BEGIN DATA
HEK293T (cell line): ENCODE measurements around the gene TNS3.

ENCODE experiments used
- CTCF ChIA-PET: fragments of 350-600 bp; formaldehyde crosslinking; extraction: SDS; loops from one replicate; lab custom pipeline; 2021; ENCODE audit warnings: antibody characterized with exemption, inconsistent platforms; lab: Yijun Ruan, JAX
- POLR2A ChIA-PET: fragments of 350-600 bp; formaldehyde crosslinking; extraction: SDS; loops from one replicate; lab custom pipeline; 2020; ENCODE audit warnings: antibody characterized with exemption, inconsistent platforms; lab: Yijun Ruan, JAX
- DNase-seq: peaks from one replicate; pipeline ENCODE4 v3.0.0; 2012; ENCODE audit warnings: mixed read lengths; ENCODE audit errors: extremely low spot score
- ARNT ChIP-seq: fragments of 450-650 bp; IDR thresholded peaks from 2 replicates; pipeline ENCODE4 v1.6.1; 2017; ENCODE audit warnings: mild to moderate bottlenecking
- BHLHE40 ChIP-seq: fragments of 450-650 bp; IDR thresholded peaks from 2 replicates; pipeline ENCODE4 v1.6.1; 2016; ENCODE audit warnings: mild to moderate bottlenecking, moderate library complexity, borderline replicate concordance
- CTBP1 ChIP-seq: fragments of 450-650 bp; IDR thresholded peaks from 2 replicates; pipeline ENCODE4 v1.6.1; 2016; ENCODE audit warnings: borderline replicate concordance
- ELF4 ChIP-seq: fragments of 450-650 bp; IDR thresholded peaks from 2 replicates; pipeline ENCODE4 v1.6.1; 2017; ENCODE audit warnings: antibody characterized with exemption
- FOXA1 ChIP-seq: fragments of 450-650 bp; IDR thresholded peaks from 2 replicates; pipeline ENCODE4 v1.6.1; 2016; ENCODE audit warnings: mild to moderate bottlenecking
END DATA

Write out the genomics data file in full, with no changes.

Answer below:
HEK293T (cell line): ENCODE measurements around the gene TNS3.

ENCODE experiments used
- CTCF ChIA-PET: fragments of 350-600 bp; formaldehyde crosslinking; extraction: SDS; loops from one replicate; lab custom pipeline; 2021; ENCODE audit warnings: antibody characterized with exemption, inconsistent platforms; lab: Yijun Ruan, JAX
- POLR2A ChIA-PET: fragments of 350-600 bp; formaldehyde crosslinking; extraction: SDS; loops from one replicate; lab custom pipeline; 2020; ENCODE audit warnings: antibody characterized with exemption, inconsistent platforms; lab: Yijun Ruan, JAX
- DNase-seq: peaks from one replicate; pipeline ENCODE4 v3.0.0; 2012; ENCODE audit warnings: mixed read lengths; ENCODE audit errors: extremely low spot score
- ARNT ChIP-seq: fragments of 450-650 bp; IDR thresholded peaks from 2 replicates; pipeline ENCODE4 v1.6.1; 2017; ENCODE audit warnings: mild to moderate bottlenecking
- BHLHE40 ChIP-seq: fragments of 450-650 bp; IDR thresholded peaks from 2 replicates; pipeline ENCODE4 v1.6.1; 2016; ENCODE audit warnings: mild to moderate bottlenecking, moderate library complexity, borderline replicate concordance
- CTBP1 ChIP-seq: fragments of 450-650 bp; IDR thresholded peaks from 2 replicates; pipeline ENCODE4 v1.6.1; 2016; ENCODE audit warnings: borderline replicate concordance
- ELF4 ChIP-seq: fragments of 450-650 bp; IDR thresholded peaks from 2 replicates; pipeline ENCODE4 v1.6.1; 2017; ENCODE audit warnings: antibody characterized with exemption
- FOXA1 ChIP-seq: fragments of 450-650 bp; IDR thresholded peaks from 2 replicates; pipeline ENCODE4 v1.6.1; 2016; ENCODE audit warnings: mild to moderate bottlenecking